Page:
221 Kan. 405 559 P.2d 807

No. 48,335

State of Kansas, Appellee, v. Albert G. Edwards, Appellant.

(559 P. 2d 807)

Opinion filed January 22, 1977.

William D. Mize, public defender, of Salina, argued the cause and was on the brief for appellant.

James L. Sweet, county attorney, of Salina, argued the cause, and Curt T. Schneider, attorney general, was with him on the brief for appellee.

The opinion of the court was delivered by

Fatzer, C. J.:

The defendant was convicted by a jury of permanently depriving the City of Salina of the possession, use or benefit of property of the value of more than $50, in violation of K. S. A. 21-3701, and of possessing a key or other instrument suitable for use in opening a parking meter with intent to commit a theft, in violation of K. S. A. 21-3741.

The evidence showed that between 11:00 and 12:00 o’clock a. m., on April 19, 1975, Carol Roman and Patricia Mallory were working for the Salina Cable Television located across the street from Municipal Parking Lot No. 10, where they observed the defendant and his partner opening parking meters in the parking lot and removing money from them and placing the money in a white bag.

The Salina Police were summoned to the scene, and upon Officer Wendlandt’s arrival he observed the two men, matching the description given by the dispatcher, seated in a green automobile. Officer Wendlandt ordered both men out of the vehicle and he observed the passenger, the defendant, drop what appeared to be a key used for opening coin-operated machines between the front *406seats of the automobile. Officer Wendlandt observed the key by looking down through the windshield and recognized the key as being the type used to open parking meters. After both men were removed from the automobile, Officer Wendlandt opened the car door and removed the key from the floorboard.

The occupants and the vehicle were taken to the Salina Police Station, where a search warrant was obtained and the vehicle was searched inside the police garage, pursuant to the search warrant. Officers found in the glove compartment a blue zipper bank bag which contained the white bag observed by Mrs. Mallory, $64.50 in nickels, dimes and quarters and empty money wrappers.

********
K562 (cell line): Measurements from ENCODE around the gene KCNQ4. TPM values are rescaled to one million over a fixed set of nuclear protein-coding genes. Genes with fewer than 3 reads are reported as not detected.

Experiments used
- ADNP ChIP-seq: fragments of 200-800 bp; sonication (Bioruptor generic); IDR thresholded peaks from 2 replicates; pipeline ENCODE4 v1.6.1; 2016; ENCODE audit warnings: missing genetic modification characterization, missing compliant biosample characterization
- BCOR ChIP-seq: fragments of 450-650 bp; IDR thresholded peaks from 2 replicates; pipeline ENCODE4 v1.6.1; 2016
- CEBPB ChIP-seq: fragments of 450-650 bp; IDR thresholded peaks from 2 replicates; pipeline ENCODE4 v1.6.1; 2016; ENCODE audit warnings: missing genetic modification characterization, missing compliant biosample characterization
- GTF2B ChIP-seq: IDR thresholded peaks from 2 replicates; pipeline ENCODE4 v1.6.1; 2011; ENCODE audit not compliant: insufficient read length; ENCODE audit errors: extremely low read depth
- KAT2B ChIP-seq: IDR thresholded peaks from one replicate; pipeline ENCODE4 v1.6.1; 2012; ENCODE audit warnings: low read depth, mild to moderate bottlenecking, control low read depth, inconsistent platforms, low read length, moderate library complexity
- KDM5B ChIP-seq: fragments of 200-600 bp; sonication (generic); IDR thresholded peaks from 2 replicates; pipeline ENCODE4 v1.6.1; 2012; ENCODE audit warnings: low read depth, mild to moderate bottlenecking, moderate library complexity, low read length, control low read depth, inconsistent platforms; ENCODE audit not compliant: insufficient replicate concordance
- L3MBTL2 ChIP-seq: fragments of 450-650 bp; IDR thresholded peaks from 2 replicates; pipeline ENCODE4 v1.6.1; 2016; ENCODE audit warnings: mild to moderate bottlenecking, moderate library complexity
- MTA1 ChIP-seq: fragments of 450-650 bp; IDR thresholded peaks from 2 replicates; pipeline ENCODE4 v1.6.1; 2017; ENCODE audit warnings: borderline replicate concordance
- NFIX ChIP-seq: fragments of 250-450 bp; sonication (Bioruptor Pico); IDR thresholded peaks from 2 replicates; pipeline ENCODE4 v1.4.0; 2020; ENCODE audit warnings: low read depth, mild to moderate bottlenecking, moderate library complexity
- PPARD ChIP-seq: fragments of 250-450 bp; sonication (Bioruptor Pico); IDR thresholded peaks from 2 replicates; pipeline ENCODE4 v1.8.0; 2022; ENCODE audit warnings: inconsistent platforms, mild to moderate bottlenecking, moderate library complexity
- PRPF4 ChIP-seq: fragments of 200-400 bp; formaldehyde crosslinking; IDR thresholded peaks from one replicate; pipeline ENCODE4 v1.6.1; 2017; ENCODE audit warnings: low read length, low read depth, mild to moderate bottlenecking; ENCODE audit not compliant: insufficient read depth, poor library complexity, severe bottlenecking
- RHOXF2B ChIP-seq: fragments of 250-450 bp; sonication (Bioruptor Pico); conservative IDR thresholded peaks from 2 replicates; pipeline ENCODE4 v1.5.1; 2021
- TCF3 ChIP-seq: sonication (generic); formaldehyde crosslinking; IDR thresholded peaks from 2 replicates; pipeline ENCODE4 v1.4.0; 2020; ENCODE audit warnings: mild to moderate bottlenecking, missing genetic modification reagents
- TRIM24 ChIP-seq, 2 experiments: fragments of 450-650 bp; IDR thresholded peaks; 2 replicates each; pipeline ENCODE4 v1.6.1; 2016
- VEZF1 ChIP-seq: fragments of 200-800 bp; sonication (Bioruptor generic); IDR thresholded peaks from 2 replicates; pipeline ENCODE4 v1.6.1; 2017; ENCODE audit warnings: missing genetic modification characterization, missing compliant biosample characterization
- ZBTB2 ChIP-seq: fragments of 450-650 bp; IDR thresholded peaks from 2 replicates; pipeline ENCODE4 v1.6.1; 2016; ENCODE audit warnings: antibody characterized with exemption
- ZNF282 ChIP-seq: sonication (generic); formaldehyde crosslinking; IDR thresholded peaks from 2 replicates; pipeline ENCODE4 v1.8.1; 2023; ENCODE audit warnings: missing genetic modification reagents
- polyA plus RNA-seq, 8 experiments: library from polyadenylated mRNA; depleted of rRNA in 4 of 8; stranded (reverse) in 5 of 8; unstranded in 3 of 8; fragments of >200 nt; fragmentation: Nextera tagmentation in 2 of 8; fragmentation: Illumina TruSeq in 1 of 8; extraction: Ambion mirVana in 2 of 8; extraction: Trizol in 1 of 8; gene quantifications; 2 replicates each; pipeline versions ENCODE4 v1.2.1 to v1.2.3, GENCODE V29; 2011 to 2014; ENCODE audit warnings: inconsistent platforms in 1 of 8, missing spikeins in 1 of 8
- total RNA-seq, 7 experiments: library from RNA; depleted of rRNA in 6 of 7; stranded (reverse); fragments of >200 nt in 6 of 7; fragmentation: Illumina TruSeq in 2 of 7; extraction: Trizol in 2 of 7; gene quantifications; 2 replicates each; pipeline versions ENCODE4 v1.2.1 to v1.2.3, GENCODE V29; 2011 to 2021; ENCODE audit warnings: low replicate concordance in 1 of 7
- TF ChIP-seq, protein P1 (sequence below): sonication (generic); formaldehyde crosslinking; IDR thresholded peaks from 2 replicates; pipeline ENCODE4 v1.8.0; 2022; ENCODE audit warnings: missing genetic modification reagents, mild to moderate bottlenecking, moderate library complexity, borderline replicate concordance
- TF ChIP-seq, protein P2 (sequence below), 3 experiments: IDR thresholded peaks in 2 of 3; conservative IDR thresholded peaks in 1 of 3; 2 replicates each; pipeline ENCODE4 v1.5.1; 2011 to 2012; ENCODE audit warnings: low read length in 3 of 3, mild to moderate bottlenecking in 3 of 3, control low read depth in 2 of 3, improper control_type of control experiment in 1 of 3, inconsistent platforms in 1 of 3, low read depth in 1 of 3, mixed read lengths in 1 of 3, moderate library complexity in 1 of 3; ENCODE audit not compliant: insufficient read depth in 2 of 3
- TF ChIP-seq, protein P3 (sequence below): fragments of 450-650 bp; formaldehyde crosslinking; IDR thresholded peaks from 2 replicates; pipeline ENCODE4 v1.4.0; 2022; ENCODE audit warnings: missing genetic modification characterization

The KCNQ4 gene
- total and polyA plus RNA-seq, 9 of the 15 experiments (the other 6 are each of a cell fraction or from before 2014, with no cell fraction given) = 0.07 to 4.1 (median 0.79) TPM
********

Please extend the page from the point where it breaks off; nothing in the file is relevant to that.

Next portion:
The defendant contends the district court erred in denying the defendant’s motion to dismiss Count I of the information — the crime of theft — because the offense of theft involved stealing from parking meters and constituted the offense of opening coin-operated machines in violation of K. S. A. 21-3740. The statute reads in part:

“Opening, damaging or removing coin-operated machines is willfully and knowingly opening, removing or damaging any parking meter, coin telephone, vending machine dispensing goods or services, money changer or any other device designed to receive money in the sale, use or enjoyment of property or services or any part thereof, with intent to commit theft, . . (Emphasis supplied)

It is observed our statute does not make the actual theft of monies an element of the offense, but merely requires an “intent to commit [a] theft.” In this respect, the statute is similar to our burglary statute, K. S. A. 21-3715, which provides in part:

“Burglary is knowingly and without authority entering into or remaining within any building, mobile home, tent or other structure, or any motor vehicle, aircraft, watercraft, railroad car or other means of conveyance of persons or property, with intent to commit a felony or theft therein. . . .” (Emphasis supplied)

K. S. A. 21-3701 defines the crime of theft and reads in part:

“Theft is any of the following acts done with intent to deprive the owner permanently of the possession, use or benefit of his property:
“(a) Obtaining or exerting unauthorized control over property; or . . .”

In State v. Finley, 208 Kan. 49, 490 P. 2d 630, the court in commenting on charging a defendant with burglary and larceny said:

“Although, they may be charged in the same count of an information under 21-524, supra, larceny and burglary are separate and distinct offenses. There is no compound offense of burglary and larceny. (State v. Bratcher, 105 Kan. 593, 185 Pac. 734; and State v. Mooney, 93 Kan. 353, 144 Pac. 228.) Even *407though charged in the same indictment a conviction may be had for one offense, notwithstanding an acquittal for the other. (State v. Ingram, 198 Kan. 517, 426 P. 2d 98.) . . .” (l. c. 57, 58) (Emphasis supplied)

It is obvious from the foregoing that the offense of theft and the offense of opening a coin-operated machine with intent to commit a theft are separate and distinct offenses. The district court did not err in overruling the defendant’s motion to dismiss the theft charge as alleged in Count I of the information.